Ya gotta love French street markets. I don’t know when our English street markets went wrong but go wrong they most certainly did. For many years a lot of English market stalls have felt a little like things that “fell off the back of a lorry, guv’nor”. Our market vegetable stalls are filled in the main with trays of produce imported from the vast, tasteless growers of Holland – basically the same stuff that fills our supermarkets but cheaper by virtue of not having the supermarkets’ overheads.
A French street market is a very different affair. French street markets remain true to what a market should be, largely populated by specialist local producers selling their own wares. Here are people selling only goat cheeses made from their own goat herd; people selling their own local speciality bakery goods or people selling simply the mushrooms that they themselves have gathered or grown. At Sarlat-la-Canéda, home of one of the largest street markets in France, we’ve witnessed an aged gentleman wheel his bicycle into town carrying just a single tray containing a few bags of green beans and a few bags of tomatoes. Once sold, his day was over. Brilliant! Of course, there are still stalls with imported factory-produced vegetables from Holland but they tend to be the exception rather than the rule. Even in the centre of France, a much larger country than ours, there is always a fresh fish stall (or more) with the emphasis firmly on fresh. There are butchers’ vans and frequently one or two large rotisserie vans doing a brisk trade in rotisseried meats, mainly chickens (which we like to call “spinning chickens”).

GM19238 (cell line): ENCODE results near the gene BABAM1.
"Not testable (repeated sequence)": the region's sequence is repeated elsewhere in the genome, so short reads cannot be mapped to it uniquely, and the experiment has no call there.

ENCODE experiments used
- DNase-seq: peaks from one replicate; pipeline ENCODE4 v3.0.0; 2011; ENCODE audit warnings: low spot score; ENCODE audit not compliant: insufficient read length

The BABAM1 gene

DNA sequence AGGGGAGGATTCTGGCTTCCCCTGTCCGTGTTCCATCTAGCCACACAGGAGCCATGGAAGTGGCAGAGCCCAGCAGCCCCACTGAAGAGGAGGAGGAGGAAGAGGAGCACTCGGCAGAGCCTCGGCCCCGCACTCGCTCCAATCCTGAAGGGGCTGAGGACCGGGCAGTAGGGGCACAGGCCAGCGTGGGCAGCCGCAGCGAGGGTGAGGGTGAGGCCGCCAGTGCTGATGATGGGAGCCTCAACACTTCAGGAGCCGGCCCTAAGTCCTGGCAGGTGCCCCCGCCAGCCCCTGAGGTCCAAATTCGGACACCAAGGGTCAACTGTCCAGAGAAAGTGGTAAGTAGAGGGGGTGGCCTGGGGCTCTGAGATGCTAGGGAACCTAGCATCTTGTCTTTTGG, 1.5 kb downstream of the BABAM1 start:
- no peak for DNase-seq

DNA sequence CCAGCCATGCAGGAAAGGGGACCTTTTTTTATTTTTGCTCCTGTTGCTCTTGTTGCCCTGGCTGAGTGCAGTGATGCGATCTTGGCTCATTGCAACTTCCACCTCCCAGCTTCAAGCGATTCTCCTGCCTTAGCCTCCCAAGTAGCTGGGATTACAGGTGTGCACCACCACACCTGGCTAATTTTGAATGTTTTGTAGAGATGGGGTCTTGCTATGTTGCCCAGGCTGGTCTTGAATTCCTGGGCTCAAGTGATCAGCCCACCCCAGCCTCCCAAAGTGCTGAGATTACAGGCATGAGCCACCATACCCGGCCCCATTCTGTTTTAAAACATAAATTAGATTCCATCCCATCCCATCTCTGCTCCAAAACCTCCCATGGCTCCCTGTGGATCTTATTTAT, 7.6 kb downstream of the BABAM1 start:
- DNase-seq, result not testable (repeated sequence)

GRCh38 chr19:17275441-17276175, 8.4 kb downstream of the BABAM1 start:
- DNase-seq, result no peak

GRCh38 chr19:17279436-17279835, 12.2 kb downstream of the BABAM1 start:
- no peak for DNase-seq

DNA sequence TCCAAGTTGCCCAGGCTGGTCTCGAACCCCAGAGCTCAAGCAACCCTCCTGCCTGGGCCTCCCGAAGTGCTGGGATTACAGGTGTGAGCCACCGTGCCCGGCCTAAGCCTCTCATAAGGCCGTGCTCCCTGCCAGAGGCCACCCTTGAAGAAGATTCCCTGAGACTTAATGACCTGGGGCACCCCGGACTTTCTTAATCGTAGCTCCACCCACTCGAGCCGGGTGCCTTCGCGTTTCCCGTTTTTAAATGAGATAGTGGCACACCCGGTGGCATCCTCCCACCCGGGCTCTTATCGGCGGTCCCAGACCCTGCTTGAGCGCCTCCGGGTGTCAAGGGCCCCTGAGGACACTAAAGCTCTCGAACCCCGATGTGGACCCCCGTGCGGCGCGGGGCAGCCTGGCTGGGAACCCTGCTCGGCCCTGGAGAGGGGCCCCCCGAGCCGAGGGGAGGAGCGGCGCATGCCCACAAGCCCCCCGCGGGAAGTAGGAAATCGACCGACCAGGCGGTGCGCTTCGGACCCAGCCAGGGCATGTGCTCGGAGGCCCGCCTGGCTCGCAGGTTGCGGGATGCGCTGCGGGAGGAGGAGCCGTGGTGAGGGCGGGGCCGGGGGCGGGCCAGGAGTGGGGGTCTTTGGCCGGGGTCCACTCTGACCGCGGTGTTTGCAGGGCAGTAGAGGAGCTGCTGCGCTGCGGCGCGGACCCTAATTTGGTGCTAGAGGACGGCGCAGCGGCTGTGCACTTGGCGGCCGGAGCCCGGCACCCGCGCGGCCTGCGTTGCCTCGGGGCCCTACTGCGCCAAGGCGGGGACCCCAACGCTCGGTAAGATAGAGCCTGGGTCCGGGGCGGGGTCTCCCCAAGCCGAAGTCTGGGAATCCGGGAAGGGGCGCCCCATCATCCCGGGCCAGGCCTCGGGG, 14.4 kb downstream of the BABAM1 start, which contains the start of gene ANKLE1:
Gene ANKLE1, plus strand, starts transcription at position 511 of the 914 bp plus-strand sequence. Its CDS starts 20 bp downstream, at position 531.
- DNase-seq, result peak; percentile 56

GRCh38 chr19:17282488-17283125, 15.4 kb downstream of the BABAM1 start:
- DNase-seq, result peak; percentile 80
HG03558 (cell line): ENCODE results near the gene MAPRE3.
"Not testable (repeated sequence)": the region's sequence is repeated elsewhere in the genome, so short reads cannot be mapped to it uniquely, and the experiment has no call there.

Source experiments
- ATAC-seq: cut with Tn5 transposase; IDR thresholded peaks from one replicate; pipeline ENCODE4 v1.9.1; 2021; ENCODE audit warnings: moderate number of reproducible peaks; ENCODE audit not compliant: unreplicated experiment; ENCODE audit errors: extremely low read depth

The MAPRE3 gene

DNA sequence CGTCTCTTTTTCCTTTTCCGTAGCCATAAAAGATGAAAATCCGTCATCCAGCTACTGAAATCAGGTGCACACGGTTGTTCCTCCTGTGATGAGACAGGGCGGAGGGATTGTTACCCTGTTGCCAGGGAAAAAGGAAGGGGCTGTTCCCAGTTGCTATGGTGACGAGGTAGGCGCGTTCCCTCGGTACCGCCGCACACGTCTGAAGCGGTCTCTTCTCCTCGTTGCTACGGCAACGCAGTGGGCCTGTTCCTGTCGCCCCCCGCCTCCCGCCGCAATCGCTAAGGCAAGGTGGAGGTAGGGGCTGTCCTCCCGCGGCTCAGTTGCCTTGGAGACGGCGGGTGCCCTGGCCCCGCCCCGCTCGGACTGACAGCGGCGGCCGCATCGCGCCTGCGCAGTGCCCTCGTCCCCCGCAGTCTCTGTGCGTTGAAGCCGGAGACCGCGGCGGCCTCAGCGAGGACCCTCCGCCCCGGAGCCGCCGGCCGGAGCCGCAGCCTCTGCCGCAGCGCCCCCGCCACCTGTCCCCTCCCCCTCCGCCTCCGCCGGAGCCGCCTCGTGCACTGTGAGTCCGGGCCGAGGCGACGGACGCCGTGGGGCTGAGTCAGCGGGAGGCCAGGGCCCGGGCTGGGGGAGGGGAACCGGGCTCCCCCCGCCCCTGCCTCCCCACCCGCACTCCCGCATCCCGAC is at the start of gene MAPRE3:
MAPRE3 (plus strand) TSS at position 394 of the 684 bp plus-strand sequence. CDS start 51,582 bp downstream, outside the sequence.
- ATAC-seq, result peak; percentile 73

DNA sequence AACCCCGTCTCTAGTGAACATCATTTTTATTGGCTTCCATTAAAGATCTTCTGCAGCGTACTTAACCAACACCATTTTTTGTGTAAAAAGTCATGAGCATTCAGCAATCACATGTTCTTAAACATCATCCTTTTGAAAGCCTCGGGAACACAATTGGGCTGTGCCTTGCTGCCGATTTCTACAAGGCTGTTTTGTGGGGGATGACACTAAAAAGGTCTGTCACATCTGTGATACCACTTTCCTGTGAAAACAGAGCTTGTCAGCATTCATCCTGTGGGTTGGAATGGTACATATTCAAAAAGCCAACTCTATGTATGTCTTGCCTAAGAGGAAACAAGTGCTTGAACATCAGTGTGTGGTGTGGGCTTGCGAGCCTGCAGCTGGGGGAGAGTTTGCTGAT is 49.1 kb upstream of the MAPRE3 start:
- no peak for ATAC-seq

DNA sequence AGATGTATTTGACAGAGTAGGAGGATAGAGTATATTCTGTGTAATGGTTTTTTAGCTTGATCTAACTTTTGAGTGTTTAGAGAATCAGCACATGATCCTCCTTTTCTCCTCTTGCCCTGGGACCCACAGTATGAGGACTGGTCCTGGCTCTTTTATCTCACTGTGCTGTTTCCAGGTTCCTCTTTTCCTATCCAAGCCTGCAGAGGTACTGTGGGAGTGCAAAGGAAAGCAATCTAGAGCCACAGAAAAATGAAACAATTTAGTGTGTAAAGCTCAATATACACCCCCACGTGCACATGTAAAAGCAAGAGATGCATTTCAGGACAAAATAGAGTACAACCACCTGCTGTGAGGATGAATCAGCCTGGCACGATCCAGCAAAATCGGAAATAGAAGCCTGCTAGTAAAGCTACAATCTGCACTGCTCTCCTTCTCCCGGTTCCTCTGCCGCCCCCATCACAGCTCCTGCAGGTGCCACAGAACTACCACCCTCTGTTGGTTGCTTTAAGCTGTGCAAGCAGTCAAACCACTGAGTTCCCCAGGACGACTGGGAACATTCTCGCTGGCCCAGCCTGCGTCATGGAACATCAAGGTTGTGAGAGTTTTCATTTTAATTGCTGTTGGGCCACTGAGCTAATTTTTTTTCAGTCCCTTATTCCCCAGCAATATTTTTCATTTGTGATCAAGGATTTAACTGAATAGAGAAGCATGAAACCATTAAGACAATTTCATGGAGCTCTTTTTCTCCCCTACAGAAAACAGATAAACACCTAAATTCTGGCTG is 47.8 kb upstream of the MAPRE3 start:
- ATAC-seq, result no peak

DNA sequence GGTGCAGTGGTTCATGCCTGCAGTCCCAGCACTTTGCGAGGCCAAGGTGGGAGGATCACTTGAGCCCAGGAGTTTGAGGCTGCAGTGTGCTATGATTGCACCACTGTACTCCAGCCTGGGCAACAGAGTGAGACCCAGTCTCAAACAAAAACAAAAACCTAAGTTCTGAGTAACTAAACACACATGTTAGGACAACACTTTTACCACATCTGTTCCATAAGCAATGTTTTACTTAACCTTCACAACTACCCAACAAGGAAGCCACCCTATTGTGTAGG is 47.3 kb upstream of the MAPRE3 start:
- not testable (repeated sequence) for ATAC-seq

We returned to Loches because Wednesday is market day. Whilst wandering around, camera in hand, I began to notice a strange theme. Well, that is, it seemed strange to me. It is asparagus season and people here go bonkers for the white asparagus that we rarely see in England. I lost count of the number of stalls selling asparagus. However, there were at least four separate local growers selling just white asparagus together with strawberries. No, I don’t mean to imply that they should be eaten together but it seemed like an unusual combination of produce to grow. I’m certainly no gardener but we began wondering if asparagus and strawberries shared a need for a similar type of soil. Clearly there was some connection that we didn’t understand.
We came away with some nicely aged goat cheese and a couple of paupiettes de veau from a butcher’s van. Some pleurotte (oyster mushrooms) and a little crème fraîche made an excellent sauce for the veal.
English farmers’ markets are a great improvement over our usual comparatively dull street markets but they still tend to be very small and staged only once a month. They are to be encouraged but have a way to go. In my experience all French markets are farmers’ markets. It’s why they’re there.